Columnist

Our national debate over public charter schools lacks nuance and depth. Opponents say charters are leeches sucking money out of already struggling regular public schools. Supporters say charters are innovators giving children better lessons while fighting evil district bureaucrats trying to rein them in.

When you talk to the educators actually running charter schools, that debate seems way off the mark. In a long conversation with KIPP DC Executive Director Susan Schaeffler, the most successful charter leader in the city, I learned of significant changes in her network, sparked by an intense competition for teachers that the prevailing debate never mentions.

When I met Schaeffler in a Southeast Washington church basement 16 years ago as she assembled classroom furniture pieces with the help of her father, I was startled to hear that the fifth-grade KIPP class she was starting would begin at 7:45 a.m. and not end until 5 p.m. That was nearly three hours longer than the standard school day in the District and in most of the country. Could that work?

It did. With Saturday classes, week-long field trips and required summer school, the extra time coupled with careful selection and training of creative teachers produced the highest middle school achievement rates in the city, even though almost all KIPP students come from low-income families. KIPP DC now has five early-childhood schools, five elementary schools, five middle schools and one high school for a total of nearly 5,800 students. KIPP nationally has 200 nonprofit charter schools.

Many people still think of long days when they hear the name KIPP, but the nature of that extra time has changed at KIPP DC. Saturday classes have been shifted from the middle to the elementary schools. The July summer school has moved to August, just before the regular school year begins. And the middle school day has been cut by an hour, running from 8 a.m. to 4:15 p.m.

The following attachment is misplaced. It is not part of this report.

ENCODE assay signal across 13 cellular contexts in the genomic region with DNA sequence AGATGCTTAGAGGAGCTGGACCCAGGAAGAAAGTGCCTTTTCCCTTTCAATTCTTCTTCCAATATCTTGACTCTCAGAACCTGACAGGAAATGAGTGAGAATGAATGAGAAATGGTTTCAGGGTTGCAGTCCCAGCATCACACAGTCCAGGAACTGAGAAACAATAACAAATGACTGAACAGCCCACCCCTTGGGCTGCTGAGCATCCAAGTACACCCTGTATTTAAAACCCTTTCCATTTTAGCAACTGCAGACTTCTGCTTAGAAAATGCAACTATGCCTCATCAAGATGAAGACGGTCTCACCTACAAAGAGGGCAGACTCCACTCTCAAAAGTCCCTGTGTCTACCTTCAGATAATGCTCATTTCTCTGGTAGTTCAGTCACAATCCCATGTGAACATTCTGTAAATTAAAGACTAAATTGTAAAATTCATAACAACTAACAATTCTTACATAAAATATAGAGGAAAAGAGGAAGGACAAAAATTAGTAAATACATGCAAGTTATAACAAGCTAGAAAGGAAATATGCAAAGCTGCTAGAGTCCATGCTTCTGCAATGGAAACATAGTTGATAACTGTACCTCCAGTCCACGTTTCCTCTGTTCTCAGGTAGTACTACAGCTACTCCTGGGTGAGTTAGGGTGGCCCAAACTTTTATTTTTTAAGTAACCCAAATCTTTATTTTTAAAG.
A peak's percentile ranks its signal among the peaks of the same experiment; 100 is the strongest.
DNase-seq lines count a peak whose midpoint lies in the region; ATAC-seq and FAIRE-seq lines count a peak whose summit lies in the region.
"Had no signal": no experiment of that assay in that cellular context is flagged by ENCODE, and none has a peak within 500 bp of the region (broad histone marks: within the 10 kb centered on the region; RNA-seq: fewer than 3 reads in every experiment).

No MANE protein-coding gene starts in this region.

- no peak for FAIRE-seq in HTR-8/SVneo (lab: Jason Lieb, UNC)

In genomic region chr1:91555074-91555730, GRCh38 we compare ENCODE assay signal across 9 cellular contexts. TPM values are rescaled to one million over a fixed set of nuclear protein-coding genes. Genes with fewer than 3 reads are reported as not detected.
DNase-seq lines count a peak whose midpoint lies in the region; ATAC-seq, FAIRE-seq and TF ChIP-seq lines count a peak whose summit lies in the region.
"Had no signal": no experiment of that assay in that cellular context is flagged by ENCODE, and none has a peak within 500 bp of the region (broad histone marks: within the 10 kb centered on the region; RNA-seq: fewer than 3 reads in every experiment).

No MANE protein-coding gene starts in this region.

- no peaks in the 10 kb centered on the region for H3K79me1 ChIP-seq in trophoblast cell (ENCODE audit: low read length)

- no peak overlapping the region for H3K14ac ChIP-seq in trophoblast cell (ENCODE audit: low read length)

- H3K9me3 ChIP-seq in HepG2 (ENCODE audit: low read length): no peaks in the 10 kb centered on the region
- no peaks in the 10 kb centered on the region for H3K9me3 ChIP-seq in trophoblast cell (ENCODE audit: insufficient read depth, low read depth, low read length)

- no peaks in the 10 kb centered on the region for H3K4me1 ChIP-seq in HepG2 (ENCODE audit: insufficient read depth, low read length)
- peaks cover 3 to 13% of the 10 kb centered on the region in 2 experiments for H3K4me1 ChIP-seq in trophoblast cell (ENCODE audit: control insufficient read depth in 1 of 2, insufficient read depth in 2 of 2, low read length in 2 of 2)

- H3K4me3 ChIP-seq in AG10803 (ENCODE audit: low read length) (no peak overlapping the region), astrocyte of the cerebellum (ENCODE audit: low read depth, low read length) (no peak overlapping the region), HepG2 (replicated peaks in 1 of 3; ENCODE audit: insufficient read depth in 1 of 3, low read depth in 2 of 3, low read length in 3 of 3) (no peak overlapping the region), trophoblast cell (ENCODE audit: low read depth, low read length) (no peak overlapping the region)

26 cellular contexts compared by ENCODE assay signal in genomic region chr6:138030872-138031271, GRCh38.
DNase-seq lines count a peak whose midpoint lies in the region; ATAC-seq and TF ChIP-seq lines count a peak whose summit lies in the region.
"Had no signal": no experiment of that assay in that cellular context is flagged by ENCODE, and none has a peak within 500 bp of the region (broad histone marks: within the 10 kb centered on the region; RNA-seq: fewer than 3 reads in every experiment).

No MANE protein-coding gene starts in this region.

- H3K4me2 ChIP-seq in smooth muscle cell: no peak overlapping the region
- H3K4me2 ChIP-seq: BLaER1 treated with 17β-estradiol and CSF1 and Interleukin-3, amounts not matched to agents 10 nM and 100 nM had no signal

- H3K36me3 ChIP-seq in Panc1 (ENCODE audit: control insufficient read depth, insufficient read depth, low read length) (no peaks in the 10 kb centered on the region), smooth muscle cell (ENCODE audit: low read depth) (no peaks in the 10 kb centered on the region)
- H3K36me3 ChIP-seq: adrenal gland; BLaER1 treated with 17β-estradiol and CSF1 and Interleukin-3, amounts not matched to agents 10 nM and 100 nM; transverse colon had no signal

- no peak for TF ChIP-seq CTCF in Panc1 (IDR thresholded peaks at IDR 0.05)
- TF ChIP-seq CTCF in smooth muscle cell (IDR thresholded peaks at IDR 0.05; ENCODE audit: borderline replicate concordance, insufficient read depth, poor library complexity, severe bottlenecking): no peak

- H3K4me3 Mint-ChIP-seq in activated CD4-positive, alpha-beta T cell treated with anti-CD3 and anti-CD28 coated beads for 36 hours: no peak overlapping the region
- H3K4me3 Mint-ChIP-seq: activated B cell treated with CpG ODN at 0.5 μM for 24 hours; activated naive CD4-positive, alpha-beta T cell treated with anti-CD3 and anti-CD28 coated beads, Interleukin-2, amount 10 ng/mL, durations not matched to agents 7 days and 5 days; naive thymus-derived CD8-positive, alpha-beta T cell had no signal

Schaeffler, who began as a teacher in Baltimore and D.C. public schools, is conflicted about the change. “It is one of the things we struggle with now,” she said. The market for classroom talent is very competitive in the District. She did not want to lose good teachers to schools that offered a shorter workday, no Saturday classes and no required assignment in the middle of the summer. “It was tough because I felt for the first time I was making a decision based on adults and not children,” she said.

The growth of her network has compensated for the lost time in ways that were impossible when KIPP DC was just three middle schools. The incoming fifth-graders then needed a three-week summer session just to become accustomed to requirements that include regular attendance, attention in class, substantial homework, and no teasing or bullying of other students. These days, most students start KIPP long before fifth grade. They don’t need a big adjustment from the less demanding schedules of regular public schools. Eighty-two percent of freshmen entering KIPP College Prep, the network’s high school, come from KIPP middle schools.

To ease a long summer break that can lead to learning loss in low-income urban children, KIPP DC wants its students to attend high-quality summer camps. Also, with established rules and routines in place, there is more time for learning. KIPP teachers continue to check with one another on what’s happening in their classes, like undergraduates at a good small college.

Experience with high school students has also led the system to adjust its middle school rules, such as quietly walking from class to class in line. The high school principal wanted her students comfortable going to their lockers and chatting in the hallway, so the middle schools adopted a more flexible approach with seventh- and eighth-graders.

That’s just the beginning of KIPP adjustments. In future columns, I will reveal more, including an innovative way of training teachers that most schools I know wish they could adopt.